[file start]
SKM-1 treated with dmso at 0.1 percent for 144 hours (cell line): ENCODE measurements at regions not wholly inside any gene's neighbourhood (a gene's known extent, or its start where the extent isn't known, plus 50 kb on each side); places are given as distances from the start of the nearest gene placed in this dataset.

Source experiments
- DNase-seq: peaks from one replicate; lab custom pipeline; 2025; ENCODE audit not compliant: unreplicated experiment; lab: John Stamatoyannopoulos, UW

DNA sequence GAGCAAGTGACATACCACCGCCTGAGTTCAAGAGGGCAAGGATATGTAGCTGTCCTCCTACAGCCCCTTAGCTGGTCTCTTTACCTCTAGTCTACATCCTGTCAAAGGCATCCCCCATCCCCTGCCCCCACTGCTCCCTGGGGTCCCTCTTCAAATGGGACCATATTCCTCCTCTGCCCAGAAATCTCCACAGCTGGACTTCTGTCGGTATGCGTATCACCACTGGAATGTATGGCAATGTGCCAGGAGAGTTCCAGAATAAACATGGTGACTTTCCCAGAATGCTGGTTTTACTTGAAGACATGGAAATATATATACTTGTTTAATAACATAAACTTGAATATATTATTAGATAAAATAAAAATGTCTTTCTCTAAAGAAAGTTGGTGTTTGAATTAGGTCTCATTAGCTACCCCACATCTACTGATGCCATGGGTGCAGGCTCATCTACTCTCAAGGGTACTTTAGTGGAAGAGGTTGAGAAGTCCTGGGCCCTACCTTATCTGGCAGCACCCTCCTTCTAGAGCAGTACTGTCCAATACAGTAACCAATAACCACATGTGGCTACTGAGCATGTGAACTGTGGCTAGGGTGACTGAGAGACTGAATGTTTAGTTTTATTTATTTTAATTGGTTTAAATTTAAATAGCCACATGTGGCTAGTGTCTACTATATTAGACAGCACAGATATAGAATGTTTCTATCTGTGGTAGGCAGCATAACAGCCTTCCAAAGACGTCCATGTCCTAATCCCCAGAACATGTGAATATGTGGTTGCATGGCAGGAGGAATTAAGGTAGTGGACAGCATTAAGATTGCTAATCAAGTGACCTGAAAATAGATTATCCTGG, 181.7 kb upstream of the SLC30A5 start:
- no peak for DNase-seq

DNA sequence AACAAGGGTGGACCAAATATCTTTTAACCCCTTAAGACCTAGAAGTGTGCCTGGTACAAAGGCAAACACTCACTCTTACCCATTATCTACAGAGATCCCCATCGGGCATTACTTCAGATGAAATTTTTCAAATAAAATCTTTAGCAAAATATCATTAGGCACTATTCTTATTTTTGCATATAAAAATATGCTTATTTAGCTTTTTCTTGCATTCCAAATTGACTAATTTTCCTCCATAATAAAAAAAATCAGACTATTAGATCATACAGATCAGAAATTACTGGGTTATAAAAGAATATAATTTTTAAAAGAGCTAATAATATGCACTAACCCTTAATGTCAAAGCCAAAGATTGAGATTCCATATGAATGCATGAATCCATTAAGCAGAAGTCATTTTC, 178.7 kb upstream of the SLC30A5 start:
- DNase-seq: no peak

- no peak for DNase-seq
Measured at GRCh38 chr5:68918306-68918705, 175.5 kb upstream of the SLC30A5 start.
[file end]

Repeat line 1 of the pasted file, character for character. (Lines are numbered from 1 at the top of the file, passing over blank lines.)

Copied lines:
SKM-1 treated with dmso at 0.1 percent for 144 hours (cell line): ENCODE measurements at regions not wholly inside any gene's neighbourhood (a gene's known extent, or its start where the extent isn't known, plus 50 kb on each side); places are given as distances from the start of the nearest gene placed in this dataset.